IBM, The Weather Company use machine learning to predict impact of weather

Their new, hyper-local predictive model, called Deep Thunder, will use historical weather data to train machine learning models.
Written by Stephanie Condon, Senior Writer

Several months after acquiring The Weather Company's B2B data business, IBM is showing how it's putting that data to work.

The Weather Company on Wednesday announced it's launching a hyper-local, short-term custom forecaster called Deep Thunder. The new predictive model will use historical weather data to train machine learning models, which will help businesses better predict the real-world effects of weather.

Data sets like The Weather Company's have become increasingly valuable for tech companies focusing on A.I. and analytics tools -- as demonstrated this week by Microsoft's purchase of LinkedIn and the subsequent rise in shares of Twitter. IBM first forged a pact with The Weather Company in March of last year, when it created its Internet of Things (IoT) unit.

Already, The Weather Company analyzes more than 100 terabytes of third-party data daily, and businesses around the world use its regional models to get new guidance every three hours. The new models, developed by IBM Research, are highly customized for business clients and have zeroed in on hyper-local forecasts, at a 0.2 to 1.2 mile resolution. They also take into account other environmental data like vegetation and soil conditions.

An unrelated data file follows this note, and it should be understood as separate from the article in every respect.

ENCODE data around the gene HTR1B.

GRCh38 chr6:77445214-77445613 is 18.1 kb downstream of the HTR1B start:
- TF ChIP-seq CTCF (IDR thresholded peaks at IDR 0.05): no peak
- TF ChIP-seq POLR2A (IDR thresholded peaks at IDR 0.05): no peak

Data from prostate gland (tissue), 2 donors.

"The Weather Company has relentlessly focused on mapping the atmosphere, while IBM Research has pioneered the development of techniques to capture very small scale features to boost accuracy at the hyper local level for critical decision making," Mary Glackin, head of science & forecast operations for The Weather Company, explained in a statement.

Deep Thunder will also use machine learning-based weather impact models to help businesses predict the impact of even modest variations in temperature. For instance, a retailer could more accurately determine how it should stock shelves in anticipation of changed consumer behavior, insurance companies could more accurately assess the validity of insurance claims, or a utility company could better manage its repair crews.

"The new combined forecasting model we are introducing today will provide an ideal platform to advance our signature services - understanding the impacts of weather and identifying recommended actions for all kinds of businesses and industry applications," Glackin said.

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